In a recent post about this beautiful Hebrew language, I was discussing how fast street idioms evolve and age. Do you remember the expression tered li mi ha karakha (lit. “get off my baldness” as in “leave me alone”)? Well, I might have found out why it is not so popular anymore.
I had an (early) epiphany leafing through the weekend supplement of the Haaretz newspaper: a silhouette of a bald head dominating page B8 under the title “Trend or Trauma? Whether due to genetic, environmental or ethnic factors, Israeli men are going bald earlier then they once did.” [Haaretz, 25/12/2009, p. B8]
Ah! I knew it: much more bald heads around, and much younger then they should be. It all started with a friend throwing in an observation while waiting at the arrivals at Ben Gurion airport. “You know – he said – I don’t understand why there are so many bold men in Israel. Look around! Every other man is bald“. I did notice the high percentage of shaved heads shining through the Israeli crowd, but I had always thought they were the result of the “soldier look” – think about the long years of military service that Israelis have to serve. Short – or shaved – is practical.
Now for the first time I read something a journalist has to say about it. Sarit Menahem did not write this article from a scientific point of view, but rather as a sociological essay. Young people are getting bald and they don’t like it. This realization is followed by a few interviews with men who went bald as early as 25 or 27. “It’s uncomfortable” they say. “It hurts your self-esteem“. “It makes you look older“. One person even claims that “My father and I went bald at the same time: he was 65, I was 25“. Oh my God.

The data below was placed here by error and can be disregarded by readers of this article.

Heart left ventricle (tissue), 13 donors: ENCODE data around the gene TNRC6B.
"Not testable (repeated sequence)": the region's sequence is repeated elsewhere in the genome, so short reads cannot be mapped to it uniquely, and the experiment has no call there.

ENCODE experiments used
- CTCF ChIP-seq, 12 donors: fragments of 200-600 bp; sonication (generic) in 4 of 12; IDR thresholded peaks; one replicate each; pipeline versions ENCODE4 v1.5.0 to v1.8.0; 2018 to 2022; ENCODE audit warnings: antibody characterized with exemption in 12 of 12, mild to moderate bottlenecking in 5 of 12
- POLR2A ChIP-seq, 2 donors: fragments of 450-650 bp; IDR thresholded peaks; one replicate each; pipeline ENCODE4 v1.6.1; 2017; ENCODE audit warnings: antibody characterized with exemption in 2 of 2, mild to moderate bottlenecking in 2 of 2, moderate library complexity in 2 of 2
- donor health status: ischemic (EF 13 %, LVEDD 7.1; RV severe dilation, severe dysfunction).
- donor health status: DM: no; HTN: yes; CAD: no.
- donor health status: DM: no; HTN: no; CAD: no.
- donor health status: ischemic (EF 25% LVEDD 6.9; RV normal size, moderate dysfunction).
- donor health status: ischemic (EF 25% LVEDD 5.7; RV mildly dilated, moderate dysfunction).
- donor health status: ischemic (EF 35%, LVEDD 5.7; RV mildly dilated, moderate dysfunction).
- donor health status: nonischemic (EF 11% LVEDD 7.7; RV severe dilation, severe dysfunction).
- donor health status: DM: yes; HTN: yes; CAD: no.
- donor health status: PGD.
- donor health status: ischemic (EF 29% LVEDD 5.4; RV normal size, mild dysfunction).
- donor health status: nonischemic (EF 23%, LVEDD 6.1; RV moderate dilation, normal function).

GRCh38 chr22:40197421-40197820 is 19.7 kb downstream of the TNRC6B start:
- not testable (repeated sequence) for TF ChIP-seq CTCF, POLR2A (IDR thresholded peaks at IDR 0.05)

We also hear the opinion of a Dr. Ginzburg, a dermatologist and hair-transplant specialist. “Jews – especially of Ashkenazi descent – tend to go bald more than Christians and Muslims“. He continues: “We are not imaging it, it’s really happening. We are going bald earlier than we did 20 or 30 years ago. When I was 20, none of my friends were going bald. Now two out of three guys in their early 20s are beginning to lose their hair“.
How do the scientific community explain this?
There are a few factors which are suspected to cause baldness: aging, genetic predisposition, stress, lack of certain vitamins. Dr. Ginzburg has his own theory concerning the proliferation of baldness in Israel: radiations and changes in nutrition (for the worst). A nutrition based on frozen and industrially processed food introduces high levels of hormones in the organism. We heard hormones causing men to grow tits and girls to menstruate at age 8, so why not baldness?
Actually I just remembered we were recently told that scientists discovered bodybuilders have more incidence of baldness due to a toxic substance released by the soaring testosterone after a weights session. Let me put it simply: you work out hard to be stronger, healthier and muscled, and you lose your hair as a side effect. What a life.
Particularly aggressive and chemical hair products can also trigger hair loss and consequent baldness. Most of the commercially available shampoo contain SLS (Sodium Laureth Sulfate), a harsh detergent used in garage floor cleaners and engine degreasers! Mmmmm, still in love with that foam?
From a totally unscientific point of view, I can tell you about my Israeli boyfriend (35 +): he has the most amazing, dense, thick hair I have ever seen. He hardly lifts a pen. And he never, never uses shampoo, just water.
Maybe the hippies had it right?